I also took part in a cover reveal for The Family by P. R. Black. The cover and the synopsis have definitely whetted my appetite for the book and I will be featuring a review as part of the blog tour soon.

 

 

I recently finished reading Critical Incidents by Lucie Whitehouse, the first in a new series about Robin Lyons who has been dismissed from her role as a Met detective. A review will be published nearer publication date.

 

I also read three of the books that I had been waiting to read: The Stone Circle by Elly GriffithsOn My Life by Angela Clarke and Dead Memories by Angela Marsons. Like many other bloggers, I enjoyed each of these books immensely and cannot recommend them enough!

 

Books I Have Acquired

In a rural English village in the middle of a snowstorm, the unthinkable happens: the school is under siege.

From the wounded headmaster barricaded in the library, to teenage Hannah in love for the first time, to the pregnant police psychologist who must identify the gunmen, to the terrified 8-year-old Syrian refugee, to the kids sheltering in the school theatre still rehearsing Macbeth, all must find the courage to stand up to evil and try to save the people they love . . .

In an intense exploration of fear and violence, courage and redemption, Rosamund Lupton takes us deep into the heart of human experience.

 

Whitehall Palace, England, 1539

When Catherine Howard arrives at the court of King Henry VIII to be a maid of honour in the household of the new queen, Anne of Cleves, she has no idea of the fate that awaits her.

Catching the king’s fancy, she finds herself caught up in her uncle’s ambition to get a Howard heir to the throne.

Terrified by the ageing king after the fate that befell her cousin, Anne Boleyn, Catherine begins to fear for her life…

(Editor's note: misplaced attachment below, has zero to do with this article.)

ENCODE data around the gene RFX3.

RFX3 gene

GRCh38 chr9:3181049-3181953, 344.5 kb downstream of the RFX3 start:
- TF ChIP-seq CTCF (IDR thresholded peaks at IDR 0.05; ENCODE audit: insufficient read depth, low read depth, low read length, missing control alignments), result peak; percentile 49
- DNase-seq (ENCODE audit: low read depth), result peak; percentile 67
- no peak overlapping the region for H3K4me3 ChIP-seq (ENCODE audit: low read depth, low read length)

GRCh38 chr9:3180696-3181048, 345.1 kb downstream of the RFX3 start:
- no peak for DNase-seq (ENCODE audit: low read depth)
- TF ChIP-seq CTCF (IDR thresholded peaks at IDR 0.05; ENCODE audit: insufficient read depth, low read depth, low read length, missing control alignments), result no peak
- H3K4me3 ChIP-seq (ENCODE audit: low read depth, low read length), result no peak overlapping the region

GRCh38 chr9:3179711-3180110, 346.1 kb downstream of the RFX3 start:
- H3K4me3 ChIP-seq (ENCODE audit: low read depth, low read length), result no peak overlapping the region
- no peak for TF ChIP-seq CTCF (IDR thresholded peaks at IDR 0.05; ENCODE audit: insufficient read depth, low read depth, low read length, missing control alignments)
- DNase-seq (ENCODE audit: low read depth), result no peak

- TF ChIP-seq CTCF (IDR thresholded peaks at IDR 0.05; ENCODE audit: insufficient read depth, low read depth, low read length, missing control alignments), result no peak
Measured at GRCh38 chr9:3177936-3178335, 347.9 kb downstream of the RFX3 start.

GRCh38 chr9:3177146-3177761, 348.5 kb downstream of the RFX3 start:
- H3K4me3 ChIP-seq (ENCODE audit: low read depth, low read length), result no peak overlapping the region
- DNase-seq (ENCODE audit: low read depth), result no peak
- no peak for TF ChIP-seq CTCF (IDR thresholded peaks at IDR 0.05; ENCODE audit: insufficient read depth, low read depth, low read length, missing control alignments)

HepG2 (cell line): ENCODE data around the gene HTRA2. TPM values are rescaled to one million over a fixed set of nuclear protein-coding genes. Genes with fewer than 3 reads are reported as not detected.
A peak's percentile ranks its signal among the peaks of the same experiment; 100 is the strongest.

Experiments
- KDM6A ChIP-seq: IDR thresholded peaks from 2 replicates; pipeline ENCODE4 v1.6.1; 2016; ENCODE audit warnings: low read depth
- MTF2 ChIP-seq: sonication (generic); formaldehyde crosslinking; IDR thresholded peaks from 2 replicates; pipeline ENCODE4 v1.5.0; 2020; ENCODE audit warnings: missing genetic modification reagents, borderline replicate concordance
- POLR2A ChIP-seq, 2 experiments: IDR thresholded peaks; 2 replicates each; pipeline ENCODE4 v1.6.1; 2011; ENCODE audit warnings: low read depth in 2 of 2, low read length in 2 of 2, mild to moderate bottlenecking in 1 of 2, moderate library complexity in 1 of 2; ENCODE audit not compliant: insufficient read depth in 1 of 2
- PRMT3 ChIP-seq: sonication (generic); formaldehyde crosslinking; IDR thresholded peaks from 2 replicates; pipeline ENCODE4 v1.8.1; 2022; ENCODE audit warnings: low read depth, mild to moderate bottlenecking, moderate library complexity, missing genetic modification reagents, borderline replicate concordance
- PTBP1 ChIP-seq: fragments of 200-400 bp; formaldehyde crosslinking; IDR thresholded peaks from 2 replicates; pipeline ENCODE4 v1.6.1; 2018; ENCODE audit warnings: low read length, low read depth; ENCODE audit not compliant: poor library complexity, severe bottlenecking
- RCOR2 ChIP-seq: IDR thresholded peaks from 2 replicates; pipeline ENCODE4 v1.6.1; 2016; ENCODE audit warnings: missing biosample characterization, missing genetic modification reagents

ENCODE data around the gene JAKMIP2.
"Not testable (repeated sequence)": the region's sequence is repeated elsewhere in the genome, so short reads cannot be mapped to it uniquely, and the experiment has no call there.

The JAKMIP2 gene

Pembrokeshire, Wales, 2018

Dr Perdita Rivers receives news of the death of her estranged grandmother, renowned Tudor historian Mary Fitzroy.

Mary inexplicably cut all contact with Perdita and her twin sister, Piper, but she has left them Marquess House, her vast estate in Pembrokeshire.

Perdita sets out to unravel their grandmother’s motives for abandoning them, and is drawn into the mystery of an ancient document in the archives of Marquess House, a collection of letters and diaries claiming the records of Catherine Howard’s execution were falsified…

What truths are hiding in Marquess House? What really happened to Catherine Howard?
And how was Perdita’s grandmother connected to it all?

 

‘She lifted the flap of the envelope and pulled out the single white page. As she opened it up she stared, open mouthed. Four words were typed on the page. I am watching you.’

When Amy Whyte and Penny Brogan leave a local nightclub in the early hours of Sunday morning and don’t arrive home, their families are beside themselves with worry. Conor Dowling has just been released from prison, a man full of hatred for Amy, the girl who put him behind bars in the first place.

The case is given to Detective Lottie Parker, when the girls’ blood-soaked bodies are found, days later, in a derelict squat. Chillingly, both girls are clutching silver coins in their hands – what message is this killer leaving behind? All the signs point to Conor but his alibi is water tight.

As Lottie examines Penny and Amy’s final days alive in a desperate search for clues, two more girls are found stabbed to death in a luxury apartment complex. Caught up in what is fast becoming her toughest case yet, Lottie is unaware that somebody is watching her every move.

Then Lottie’s two daughters, Katie and Chloe suddenly disappear from the town centre. Terrified that the killer has her girls, the stakes have never been higher for Lottie.

But as Lottie puts everything on the line to find her daughters and solve the case, she’s about to find herself in terrible danger – someone has a personal axe to grind with her and they know the best way to get to her is to hurt the ones she loves the most.

So, a busy February! Here’s to a great March!

 

 

**Blog Tour** Mummy’s Favourite by Sarah Flint

I’m really pleased to be able to share an extract from the brilliant Mummy’s Favourite by Sarah Flint as part of the blog tour. Available for some time as an e-book, it has now been published as a paperback so if you haven’t been able to read this fantastic series yet, there’s no time like the present. My review can be read here.